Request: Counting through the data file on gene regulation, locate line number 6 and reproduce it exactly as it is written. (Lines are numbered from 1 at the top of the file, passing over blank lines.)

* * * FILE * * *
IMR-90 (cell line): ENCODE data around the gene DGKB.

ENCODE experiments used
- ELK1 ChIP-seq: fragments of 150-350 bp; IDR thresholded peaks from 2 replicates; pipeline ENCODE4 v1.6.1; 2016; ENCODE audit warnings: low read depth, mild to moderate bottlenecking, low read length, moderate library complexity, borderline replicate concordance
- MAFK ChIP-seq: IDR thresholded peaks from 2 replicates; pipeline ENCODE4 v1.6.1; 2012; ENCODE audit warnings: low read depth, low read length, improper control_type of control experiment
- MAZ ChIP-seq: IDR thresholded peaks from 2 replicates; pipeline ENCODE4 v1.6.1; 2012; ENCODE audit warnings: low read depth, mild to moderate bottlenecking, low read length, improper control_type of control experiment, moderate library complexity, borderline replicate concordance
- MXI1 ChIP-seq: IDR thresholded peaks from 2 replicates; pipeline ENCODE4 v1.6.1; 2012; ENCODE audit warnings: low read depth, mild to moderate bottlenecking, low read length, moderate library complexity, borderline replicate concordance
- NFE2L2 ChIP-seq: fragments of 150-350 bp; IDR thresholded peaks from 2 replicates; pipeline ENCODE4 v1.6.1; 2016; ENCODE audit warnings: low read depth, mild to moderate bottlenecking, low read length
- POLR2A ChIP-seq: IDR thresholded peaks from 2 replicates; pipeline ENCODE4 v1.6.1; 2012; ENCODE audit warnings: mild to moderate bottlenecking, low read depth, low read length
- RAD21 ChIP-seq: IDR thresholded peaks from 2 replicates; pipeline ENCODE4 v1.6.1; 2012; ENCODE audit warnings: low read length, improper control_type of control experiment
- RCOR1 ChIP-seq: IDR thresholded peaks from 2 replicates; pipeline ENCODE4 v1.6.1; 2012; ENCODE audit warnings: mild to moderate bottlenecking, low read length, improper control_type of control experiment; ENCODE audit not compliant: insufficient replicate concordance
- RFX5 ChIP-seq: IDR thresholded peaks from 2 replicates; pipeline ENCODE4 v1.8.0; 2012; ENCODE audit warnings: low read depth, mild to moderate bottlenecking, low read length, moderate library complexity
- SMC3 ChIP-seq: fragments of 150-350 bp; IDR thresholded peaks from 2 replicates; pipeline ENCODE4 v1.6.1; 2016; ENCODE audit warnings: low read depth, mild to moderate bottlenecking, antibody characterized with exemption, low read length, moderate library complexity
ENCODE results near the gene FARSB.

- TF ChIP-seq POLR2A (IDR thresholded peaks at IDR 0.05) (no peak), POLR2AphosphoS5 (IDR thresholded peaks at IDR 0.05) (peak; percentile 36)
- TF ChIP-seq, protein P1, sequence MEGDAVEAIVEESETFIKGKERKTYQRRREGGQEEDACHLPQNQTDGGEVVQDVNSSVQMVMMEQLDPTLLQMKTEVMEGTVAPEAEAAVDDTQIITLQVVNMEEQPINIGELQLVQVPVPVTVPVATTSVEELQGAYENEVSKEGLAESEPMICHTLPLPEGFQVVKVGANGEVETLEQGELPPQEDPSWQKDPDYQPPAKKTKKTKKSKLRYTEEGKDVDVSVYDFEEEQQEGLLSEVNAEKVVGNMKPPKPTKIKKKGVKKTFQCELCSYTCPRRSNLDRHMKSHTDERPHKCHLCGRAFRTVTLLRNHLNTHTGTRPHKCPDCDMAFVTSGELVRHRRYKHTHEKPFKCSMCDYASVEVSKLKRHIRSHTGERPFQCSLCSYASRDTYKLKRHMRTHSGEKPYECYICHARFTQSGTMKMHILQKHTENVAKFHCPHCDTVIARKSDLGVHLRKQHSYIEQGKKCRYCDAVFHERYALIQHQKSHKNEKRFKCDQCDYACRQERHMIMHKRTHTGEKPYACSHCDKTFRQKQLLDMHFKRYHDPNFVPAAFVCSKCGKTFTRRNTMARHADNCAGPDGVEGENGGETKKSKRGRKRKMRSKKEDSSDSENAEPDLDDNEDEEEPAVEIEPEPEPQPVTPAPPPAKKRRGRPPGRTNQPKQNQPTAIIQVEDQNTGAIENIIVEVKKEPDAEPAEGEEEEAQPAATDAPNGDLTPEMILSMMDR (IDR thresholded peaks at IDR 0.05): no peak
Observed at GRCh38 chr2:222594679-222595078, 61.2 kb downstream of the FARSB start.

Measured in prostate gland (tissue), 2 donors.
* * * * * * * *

- MXI1 ChIP-seq: IDR thresholded peaks from 2 replicates; pipeline ENCODE4 v1.6.1; 2012; ENCODE audit warnings: low read depth, mild to moderate bottlenecking, low read length, moderate library complexity, borderline replicate concordance